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Everything To Know About A Root Canal Procedure

Everything To Know About A Root Canal Procedure

Posted by RAND DENTAL on Aug 15 2022, 12:52 AM

Root canal infection is a painful condition that occurs when bacteria enter a tooth. Often, root canal infection occurs because a tooth has been injured or decayed, and abscess forms. However, sometimes root canal infection occurs without the presence of any noticeable symptoms.

Causes of Root Canal Infections

The cause of root canal infection is bacteria. This bacteria accumulates within the tooth’s pulp chamber, which is the tooth’s interior and contains the pulp. The pulp is the soft tissue inside the tooth that contains nerves, blood vessels, and connective tissue.

The bacteria in the pulp chamber can become infected due to dental decay or injury. Once the bacteria is inside the tooth, it can begin to break down the tissues and nerves. As the tissues and nerves are destroyed, the tooth can become extremely painful. As the infection progresses, it can lead to the formation of an abscess. An abscess is a pus pocket that forms near the roots of the tooth.

Symptoms of Root Canal Infections

Root canal infections are painful and often cause swelling, tenderness, and sensitivity to hot and cold. If you have a root canal infection, you may also notice dark, red, or swollen gums. The other symptoms of root canal infection include the following:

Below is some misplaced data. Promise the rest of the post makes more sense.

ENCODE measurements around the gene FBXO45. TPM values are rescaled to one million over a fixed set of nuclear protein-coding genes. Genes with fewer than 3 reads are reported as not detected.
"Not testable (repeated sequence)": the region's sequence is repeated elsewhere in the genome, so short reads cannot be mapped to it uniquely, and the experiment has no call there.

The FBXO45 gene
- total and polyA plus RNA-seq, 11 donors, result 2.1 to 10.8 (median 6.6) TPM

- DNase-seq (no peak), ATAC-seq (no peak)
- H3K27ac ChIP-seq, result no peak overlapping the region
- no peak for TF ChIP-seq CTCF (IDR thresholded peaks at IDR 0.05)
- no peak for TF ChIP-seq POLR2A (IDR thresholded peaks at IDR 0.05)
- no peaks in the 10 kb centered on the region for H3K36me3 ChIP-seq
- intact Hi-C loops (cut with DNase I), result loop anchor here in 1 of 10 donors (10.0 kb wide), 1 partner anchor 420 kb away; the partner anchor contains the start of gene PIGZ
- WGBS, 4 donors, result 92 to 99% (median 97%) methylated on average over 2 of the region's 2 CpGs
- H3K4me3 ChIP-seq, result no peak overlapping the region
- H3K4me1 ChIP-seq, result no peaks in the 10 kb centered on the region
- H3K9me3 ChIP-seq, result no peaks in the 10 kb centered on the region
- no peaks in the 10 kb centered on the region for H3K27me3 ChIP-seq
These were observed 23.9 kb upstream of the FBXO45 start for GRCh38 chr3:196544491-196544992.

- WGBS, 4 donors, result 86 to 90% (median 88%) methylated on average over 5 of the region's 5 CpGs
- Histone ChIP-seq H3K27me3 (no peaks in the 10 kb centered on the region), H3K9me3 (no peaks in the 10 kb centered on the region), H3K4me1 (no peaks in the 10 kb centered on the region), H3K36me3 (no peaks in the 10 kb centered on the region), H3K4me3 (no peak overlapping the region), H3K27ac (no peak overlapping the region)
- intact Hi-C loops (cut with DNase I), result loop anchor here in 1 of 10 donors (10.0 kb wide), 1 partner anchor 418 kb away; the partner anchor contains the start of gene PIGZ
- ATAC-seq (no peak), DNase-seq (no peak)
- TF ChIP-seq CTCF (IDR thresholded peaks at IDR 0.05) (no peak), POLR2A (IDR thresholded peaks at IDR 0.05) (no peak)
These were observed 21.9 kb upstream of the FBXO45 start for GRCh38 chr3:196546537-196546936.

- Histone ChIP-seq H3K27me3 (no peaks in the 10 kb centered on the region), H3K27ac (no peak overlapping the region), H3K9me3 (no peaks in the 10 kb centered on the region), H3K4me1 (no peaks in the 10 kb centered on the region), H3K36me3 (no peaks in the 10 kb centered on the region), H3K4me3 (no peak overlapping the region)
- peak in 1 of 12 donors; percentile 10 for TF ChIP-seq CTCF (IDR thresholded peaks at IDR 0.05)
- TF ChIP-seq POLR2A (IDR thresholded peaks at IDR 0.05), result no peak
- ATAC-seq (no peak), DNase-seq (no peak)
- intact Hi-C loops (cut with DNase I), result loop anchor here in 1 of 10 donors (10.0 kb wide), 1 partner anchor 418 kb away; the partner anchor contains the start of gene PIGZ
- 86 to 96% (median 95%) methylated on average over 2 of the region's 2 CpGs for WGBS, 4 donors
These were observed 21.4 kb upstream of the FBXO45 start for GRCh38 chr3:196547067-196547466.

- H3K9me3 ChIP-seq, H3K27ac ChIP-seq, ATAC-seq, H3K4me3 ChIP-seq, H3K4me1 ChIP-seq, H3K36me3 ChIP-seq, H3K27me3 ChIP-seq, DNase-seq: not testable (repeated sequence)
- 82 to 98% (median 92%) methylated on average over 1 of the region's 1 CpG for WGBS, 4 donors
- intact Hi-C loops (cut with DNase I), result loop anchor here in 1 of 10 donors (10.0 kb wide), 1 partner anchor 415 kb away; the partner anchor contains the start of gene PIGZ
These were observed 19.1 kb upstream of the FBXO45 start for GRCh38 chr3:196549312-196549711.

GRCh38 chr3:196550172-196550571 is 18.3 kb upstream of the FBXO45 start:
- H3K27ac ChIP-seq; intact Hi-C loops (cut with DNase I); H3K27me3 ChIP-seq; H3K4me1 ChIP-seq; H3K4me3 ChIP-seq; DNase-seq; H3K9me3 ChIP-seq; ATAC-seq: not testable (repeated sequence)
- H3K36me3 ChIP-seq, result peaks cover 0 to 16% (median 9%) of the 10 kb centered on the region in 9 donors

• Swollen gums
  • Abscesses (infection pockets that become puss filled)
  • Tooth pain
  • Tooth Discoloration
  • Sensitivity to hot, cold, or pressure
  • Tenderness to touch
  • Gum sores and bleeding
  • Bad breath (halitosis)

If you are experiencing any of these symptoms, you should contact your dentist immediately.

Root Canal Treatment Procedure

The root canal treatment procedure is typically performed over one to two dental visits. Your dentist or endodontist will first take X-rays to determine the extent of the damage and infection before he or she will begin.

During root canal treatment, your dentist or endodontist will drill a hole into the tooth to access the infected pulp and nerve. The infected nerve and pulp will be removed, and the canal will be cleaned and shaped. Once the tooth is cleaned and shaped, a rubber-like material called gutta percha will be filled in the tooth’s canal to seal it. Once the root canal treatment is complete, your dentist or endodontist will recommend that you treat the tooth with a dental crown to restore the tooth's strength and health.

Our dentists at Rand Center for Dentistry in Flanders, NJ, provide the best dentistry solutions and the best dental care for patients. To learn more and schedule an appointment, call (973) 370-8917.

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